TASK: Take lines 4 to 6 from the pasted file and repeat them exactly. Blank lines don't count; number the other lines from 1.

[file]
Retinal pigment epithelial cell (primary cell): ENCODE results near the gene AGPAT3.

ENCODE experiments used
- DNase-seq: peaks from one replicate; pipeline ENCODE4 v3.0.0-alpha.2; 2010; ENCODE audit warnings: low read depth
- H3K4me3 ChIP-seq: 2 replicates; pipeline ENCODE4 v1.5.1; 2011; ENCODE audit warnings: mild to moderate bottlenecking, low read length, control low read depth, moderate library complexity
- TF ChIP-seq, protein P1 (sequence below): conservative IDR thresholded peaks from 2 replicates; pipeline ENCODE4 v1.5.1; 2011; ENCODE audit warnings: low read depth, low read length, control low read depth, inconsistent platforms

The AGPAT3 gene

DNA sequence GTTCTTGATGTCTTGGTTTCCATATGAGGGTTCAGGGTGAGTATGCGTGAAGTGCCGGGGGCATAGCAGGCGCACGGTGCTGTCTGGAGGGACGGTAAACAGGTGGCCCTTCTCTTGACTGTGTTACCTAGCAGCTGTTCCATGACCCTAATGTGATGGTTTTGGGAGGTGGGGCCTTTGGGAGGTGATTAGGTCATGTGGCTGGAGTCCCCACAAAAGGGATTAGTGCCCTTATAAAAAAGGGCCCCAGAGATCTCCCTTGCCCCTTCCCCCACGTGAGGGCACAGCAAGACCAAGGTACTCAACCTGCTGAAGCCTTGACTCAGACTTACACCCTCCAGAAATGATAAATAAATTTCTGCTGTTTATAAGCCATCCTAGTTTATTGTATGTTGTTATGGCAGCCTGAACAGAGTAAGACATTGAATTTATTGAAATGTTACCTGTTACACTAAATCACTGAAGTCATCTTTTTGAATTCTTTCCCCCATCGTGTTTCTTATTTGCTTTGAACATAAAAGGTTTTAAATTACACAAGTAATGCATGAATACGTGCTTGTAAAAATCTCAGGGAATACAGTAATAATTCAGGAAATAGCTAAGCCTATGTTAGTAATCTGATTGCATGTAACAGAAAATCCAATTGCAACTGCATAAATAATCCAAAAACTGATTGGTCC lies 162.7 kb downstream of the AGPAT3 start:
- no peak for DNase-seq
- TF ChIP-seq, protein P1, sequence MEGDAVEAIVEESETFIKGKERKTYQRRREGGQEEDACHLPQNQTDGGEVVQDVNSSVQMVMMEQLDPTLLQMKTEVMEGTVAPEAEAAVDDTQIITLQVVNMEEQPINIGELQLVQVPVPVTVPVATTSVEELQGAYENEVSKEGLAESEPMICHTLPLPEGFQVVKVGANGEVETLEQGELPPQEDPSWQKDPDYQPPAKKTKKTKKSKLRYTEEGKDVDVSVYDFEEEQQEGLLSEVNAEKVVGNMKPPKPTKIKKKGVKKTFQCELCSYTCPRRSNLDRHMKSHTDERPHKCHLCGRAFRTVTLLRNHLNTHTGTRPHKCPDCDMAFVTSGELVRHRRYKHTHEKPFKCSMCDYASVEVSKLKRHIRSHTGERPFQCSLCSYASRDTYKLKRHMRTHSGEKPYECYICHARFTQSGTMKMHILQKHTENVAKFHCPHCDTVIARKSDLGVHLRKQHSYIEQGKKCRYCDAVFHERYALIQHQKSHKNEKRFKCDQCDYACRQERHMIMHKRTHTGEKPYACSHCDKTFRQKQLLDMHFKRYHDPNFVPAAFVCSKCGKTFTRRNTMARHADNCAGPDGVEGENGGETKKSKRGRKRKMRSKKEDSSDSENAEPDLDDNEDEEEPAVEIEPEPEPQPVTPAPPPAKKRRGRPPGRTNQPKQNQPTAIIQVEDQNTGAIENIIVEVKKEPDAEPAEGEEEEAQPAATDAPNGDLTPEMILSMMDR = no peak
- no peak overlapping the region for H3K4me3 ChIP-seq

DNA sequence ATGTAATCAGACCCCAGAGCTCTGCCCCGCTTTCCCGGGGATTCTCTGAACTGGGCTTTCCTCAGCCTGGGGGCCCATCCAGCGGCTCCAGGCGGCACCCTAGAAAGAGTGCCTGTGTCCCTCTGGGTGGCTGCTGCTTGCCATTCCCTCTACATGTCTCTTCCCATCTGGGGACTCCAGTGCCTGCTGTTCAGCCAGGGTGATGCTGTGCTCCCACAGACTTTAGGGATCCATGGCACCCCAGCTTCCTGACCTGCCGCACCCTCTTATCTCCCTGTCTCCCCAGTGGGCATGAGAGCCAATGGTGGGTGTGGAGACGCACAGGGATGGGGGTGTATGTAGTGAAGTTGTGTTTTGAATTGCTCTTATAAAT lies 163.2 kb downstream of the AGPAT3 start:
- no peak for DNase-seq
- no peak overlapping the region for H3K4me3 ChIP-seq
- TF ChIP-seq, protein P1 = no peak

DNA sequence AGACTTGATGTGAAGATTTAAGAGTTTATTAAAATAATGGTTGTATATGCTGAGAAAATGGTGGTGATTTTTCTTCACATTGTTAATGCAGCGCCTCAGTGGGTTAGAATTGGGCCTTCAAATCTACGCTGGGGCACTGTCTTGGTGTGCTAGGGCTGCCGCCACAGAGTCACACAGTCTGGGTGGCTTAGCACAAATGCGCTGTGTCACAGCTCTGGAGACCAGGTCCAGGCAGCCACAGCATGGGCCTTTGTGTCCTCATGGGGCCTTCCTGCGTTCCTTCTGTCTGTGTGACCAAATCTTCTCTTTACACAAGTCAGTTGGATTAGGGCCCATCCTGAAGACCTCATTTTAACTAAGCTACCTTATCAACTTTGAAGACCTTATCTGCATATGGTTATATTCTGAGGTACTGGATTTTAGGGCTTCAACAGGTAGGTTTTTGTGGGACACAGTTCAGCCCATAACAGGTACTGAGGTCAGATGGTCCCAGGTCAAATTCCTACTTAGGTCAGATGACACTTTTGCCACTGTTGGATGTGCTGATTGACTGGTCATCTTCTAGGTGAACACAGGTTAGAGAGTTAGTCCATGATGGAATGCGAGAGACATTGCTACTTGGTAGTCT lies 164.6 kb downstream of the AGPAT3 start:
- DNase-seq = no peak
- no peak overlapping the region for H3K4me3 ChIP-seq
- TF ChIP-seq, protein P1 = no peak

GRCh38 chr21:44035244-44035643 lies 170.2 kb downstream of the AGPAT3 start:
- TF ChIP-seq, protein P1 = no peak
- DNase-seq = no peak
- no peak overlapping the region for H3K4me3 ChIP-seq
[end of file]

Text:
- H3K4me3 ChIP-seq: 2 replicates; pipeline ENCODE4 v1.5.1; 2011; ENCODE audit warnings: mild to moderate bottlenecking, low read length, control low read depth, moderate library complexity
- TF ChIP-seq, protein P1 (sequence below): conservative IDR thresholded peaks from 2 replicates; pipeline ENCODE4 v1.5.1; 2011; ENCODE audit warnings: low read depth, low read length, control low read depth, inconsistent platforms

The AGPAT3 gene